Prophecy and Political Emancipation in the History of Italy

December 9, 2019
Viroli lecture poster on Prophecy and Political Emancipation

Maurizio Viroli, Professor Emeritus of Politics, Princeton University; Professor of Government, University of Texas at Austin; Professor of Political Communication, University of Italian Switzerland (Lugano)

At the beginning of the Risorgimento, the Italian Unification, new prophetic voices urged Italians to emancipate themselves from their servile mentality and fight to attain national independence and political liberty.  The most prominent of the new prophets was poet Alessandro Manzoni (1785-1873). In the hymn Pentecoste, written from 1812-1815, he evokes the typical prophetic image of a “living God” who operates in the world to inspire and guide a Church that suffers, prays, and fights the oppressors of peoples. The divine word that operates in the world to comfort the grieved is a “signal to the peoples”: it edifies the city on the hill so that it may forcefully announce the coming of new times. To the force of prophetic poetry, Giuseppe Verdi (1813-1901) added, the force of a prophetic music that deeply moved the best souls of Italy to fight for national redemption, especially in Nabucco (premiered 1841). Giuseppe Mazzini, the acknowledged, though controversial, prophet of the Risorgimento, drew from Dante the sense of his prophetic mission, as his essay Dell’amor patrio in Dante (1826), attests. Faithfully believing that the prophet’s duty is to criticize the moral and political corruption of his times and exhort his fellow-citizens to fight and sacrifice themselves for their redemption, Mazzini delivered a radically innovative prophetic message in which national redemption, republican liberty and religious regeneration were inseparable elements of a redemptive vision designed to inaugurate, under God’s guidance and protection, a radically new epoch in the history of humanity. 

Maurizio Viroli is Professor Emeritus of Politics at Princeton University, Professor of Political Communication at the University of Italian Switzerland, Lugano, and Professor of Government at the University of Texas, Austin. He served as consultant to the President of the Italian Republic under President Carlo Azeglio Ciampi’s tenure and has been awarded the title of "Ufficiale della Repubblica" for his contribution to Italian culture.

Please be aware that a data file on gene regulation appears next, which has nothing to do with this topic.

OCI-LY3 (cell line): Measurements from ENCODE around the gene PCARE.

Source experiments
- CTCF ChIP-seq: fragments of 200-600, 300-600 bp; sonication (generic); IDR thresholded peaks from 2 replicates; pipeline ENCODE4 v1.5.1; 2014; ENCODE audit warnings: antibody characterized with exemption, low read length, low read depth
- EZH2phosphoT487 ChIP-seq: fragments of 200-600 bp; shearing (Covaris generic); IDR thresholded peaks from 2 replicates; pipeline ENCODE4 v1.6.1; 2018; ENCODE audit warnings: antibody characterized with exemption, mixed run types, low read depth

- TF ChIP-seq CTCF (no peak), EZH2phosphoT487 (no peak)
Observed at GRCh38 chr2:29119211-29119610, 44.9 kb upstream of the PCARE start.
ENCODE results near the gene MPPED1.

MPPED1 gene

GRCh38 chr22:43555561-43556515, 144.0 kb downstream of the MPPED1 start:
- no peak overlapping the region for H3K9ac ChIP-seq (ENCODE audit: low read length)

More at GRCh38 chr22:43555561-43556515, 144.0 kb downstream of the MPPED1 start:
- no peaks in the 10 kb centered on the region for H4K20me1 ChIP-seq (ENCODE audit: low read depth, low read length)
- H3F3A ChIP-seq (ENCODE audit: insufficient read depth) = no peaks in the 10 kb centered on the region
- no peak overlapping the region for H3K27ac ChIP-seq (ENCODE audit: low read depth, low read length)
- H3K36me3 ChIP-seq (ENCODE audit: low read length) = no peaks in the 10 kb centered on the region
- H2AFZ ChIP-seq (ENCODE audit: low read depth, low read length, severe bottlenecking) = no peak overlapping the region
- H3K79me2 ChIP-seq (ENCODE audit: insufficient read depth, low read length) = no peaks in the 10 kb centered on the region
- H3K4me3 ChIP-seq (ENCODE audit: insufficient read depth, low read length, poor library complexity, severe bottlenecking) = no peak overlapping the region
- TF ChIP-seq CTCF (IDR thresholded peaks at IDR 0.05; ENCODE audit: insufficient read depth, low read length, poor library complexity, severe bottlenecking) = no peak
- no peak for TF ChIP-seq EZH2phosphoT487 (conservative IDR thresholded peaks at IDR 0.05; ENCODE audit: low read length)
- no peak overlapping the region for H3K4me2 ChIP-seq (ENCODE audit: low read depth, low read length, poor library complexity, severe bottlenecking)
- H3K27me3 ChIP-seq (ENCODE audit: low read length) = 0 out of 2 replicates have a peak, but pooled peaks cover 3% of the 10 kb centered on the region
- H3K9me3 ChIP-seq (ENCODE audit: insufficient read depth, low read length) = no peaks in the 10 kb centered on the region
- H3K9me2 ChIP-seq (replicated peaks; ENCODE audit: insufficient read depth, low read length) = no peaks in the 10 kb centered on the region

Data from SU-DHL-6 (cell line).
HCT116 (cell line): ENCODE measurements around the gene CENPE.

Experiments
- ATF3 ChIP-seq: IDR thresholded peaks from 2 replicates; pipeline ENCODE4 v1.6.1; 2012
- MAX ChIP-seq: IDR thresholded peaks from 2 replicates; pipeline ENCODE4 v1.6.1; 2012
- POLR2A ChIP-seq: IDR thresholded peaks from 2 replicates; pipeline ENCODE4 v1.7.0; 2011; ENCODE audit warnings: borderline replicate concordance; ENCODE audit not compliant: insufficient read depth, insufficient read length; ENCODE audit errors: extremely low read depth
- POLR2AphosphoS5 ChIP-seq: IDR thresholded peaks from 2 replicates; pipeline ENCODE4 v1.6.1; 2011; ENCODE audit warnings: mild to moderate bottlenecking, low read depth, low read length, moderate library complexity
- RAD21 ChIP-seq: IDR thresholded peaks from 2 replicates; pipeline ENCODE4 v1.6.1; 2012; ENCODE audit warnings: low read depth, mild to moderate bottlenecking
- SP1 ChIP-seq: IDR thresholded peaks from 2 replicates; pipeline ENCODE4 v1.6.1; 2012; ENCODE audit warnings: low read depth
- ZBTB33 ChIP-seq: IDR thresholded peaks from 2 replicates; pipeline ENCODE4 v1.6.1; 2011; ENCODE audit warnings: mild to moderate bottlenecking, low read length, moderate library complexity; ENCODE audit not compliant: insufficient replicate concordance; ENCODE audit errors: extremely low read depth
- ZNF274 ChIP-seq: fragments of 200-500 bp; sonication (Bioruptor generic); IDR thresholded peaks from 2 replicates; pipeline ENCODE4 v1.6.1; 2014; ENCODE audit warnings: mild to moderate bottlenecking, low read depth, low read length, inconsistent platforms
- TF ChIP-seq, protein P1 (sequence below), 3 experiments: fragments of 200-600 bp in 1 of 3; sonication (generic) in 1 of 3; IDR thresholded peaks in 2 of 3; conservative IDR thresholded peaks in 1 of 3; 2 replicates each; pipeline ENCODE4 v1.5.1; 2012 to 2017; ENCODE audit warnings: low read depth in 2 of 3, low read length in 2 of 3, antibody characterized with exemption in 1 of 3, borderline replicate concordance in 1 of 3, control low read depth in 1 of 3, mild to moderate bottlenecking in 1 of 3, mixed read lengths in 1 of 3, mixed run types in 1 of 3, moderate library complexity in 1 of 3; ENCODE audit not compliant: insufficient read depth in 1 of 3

Among his publications are Nazionalisti e patrioti (2019); Etica del servizio e etica del comando (2018); The Quotable Machiavelli (2016); How to Choose a Leader: Machiavelli's Advice to Citizens (2016); L’autunno della Repubblica (2016); Redeeming The Prince: The Meaning of Machiavelli’s Masterpiece (2013); As If God Existed: Religion and Liberty in the History of Italy (2012); The Liberty of the Servants (2011); Machiavelli’s God (2010); How to Read Machiavelli (2008); The Idea of the Republic (2003, with Norberto Bobbio); Niccolò’s Smile (2000); Republicanism (1999); Machiavelli (1998); For Love of Country: An Essay on Patriotism and Nationalism (1995); From Politics to Reason of State: The Acquisition and Transformation of the Language of Politics, 1250-1600 (1992); and Jean Jacques Rousseau and the "Well-Ordered Society" (1988). Professor Viroli has edited and written the “Introduction” of Machiavelli’s The Prince, translated by Peter Bondanella (2005). With Gisela Bock and Quentin Skinner, he is the editor of Machiavelli and Republicanism (1990).

Professor Viroli has been visiting faculty at the Collège de France, Paris, at the Universities of Peking, Jerusalem, Urbino, Brisbane, Trento, Molise, Ferrara, and Georgetown, and at the Scuola Normale Superiore of Pisa and the New School for Social Research New York. He has also been a visiting speaker at Columbia University and a visiting fellow at London Queen Mary University and the European University Institute.

Professor Viroli holds a degree in Philosophy from the University of Bologna and a Ph.D. in Political and Social Sciences from the European University Institute of Firenze.

Location:

Bowen Hall 222

Cosponsored by:

  • the Program in Italian Studies